EU unveils reforms to make markets safer
Banks will be more closely scrutinised under European Union (EU) plans unveiled on Wednesday to apply lessons from the credit crunch and better protect investors hit by the worst financial crisis in decades.
The European Commission’s plans form a core plank of the EU’s response to the market debacle. They are aimed at spotting any build-up of risk earlier and avoiding a need for governments again to fork out billions of euros to prop up banks.
Britain, Europe’s biggest banking centre, has already signalled its unease with the plans, fearing a loss of regulatory sovereignty to new, centralised bodies.
The commission said the plans were ambitious but realistic and took into account the interests of non-euro as well as eurozone countries.
“It’s now or never that we build a consensus on financial supervision. I think we will do it,” commission president Jose Manuel Barroso told a news conference.
The commission’s plans are based on a blueprint put forward by former Bank of France governor Jacques de Larosiere and backed in principle by EU leaders.
They represent an attempt to play regulatory catch-up with a financial market that is already integrated and dominated by cross-border banks such as HSBC, BNP Paribas and Santander, even though supervision remains national.
Banks rapidly succumbed to the credit crunch partly because no overall picture existed of how easily instability in one institution could infect others.
The commission proposed setting up two pan-EU bodies to correct what it sees as gaping regulatory holes.
A European Systemic Risk Council (ESRC) comprising central bankers and national regulators would monitor any build-up of risks and issue a call for action before they become unmanageable.
The European Central Bank would host and chair the council, a step Britain and national banking regulators say gives too much power to the Frankfurt-based institution.
“Serious risks to financial stability of a systemic nature were not addressed before the present crisis started,” EU Economic and Monetary Affairs Commissioner Joaquin Almunia said.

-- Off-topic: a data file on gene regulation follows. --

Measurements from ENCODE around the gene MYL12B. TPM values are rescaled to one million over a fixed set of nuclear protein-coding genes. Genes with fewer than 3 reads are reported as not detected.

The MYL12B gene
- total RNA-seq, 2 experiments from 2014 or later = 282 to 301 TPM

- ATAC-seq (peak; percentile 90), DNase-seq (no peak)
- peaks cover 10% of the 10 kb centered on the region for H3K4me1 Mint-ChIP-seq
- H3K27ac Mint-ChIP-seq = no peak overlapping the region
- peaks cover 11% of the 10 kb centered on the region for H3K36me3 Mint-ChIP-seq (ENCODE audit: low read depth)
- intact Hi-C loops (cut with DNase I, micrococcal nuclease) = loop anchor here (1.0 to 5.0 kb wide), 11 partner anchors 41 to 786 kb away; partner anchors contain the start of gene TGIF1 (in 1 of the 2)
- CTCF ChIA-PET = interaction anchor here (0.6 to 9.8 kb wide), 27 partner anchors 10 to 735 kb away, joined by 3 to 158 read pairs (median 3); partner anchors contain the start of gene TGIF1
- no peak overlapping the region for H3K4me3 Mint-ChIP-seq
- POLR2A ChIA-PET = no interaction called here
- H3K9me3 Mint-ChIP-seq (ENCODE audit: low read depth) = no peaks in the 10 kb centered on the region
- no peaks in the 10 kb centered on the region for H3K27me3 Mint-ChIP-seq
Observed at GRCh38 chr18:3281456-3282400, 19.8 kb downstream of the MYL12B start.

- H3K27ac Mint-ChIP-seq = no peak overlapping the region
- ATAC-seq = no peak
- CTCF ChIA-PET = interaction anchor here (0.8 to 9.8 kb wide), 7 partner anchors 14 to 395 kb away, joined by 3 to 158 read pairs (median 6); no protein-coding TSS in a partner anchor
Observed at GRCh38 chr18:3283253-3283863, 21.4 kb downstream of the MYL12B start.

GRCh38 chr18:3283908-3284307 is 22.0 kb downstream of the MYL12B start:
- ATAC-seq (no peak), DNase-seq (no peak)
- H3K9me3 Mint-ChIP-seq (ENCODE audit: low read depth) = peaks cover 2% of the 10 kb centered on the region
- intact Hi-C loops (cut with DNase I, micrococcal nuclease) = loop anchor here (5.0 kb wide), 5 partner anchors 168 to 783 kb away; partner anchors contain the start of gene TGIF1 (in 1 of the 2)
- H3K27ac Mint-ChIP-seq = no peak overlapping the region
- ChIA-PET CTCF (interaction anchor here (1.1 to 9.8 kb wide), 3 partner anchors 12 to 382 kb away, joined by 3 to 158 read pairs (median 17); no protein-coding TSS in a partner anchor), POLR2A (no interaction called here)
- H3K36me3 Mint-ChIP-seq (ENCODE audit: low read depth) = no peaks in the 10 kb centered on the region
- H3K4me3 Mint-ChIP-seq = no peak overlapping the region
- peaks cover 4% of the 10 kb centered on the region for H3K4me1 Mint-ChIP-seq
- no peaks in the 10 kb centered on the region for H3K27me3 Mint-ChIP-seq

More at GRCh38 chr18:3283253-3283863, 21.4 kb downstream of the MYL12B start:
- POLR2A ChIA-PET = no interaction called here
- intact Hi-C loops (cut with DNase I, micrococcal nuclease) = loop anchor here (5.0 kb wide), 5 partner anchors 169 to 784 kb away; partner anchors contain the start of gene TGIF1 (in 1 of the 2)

“In doing so we will be able to ensure we can escape from the boom-bust dynamic that is at the origin of the systemic failure that characterised the functioning of our financial system recently,” Almunia said.
Though the council would have no binding power, an EU state would have to explain why it was not taking action.
The body would work with new global risk warning functions being set up by the International Monetary Fund (IMF) and the Financial Stability Board.
Separately, there would also be a new steering group among three new pan-EU authorities whose job would be to ensure EU rules are applied consistently across the 27-nation bloc.
It would have powers to overrule a member state deemed not complying with common technical standards.
“It is important to stress that decisions under this mechanism should not directly impinge on the fiscal responsibilities of member states,” EU Internal Market Commissioner Charlie McCreevy said.
Those three new authorities would oversee insurance, banking and securities markets.
The commission’s plans will go to a summit of EU leaders in June for endorsement, and the executive will come forward with draft laws later in the year. It wants the new regulatory system in place by the end of 2010, faster than de Larosiere foresaw.
The European Parliament and EU states will have the final word on the reforms.—Reuters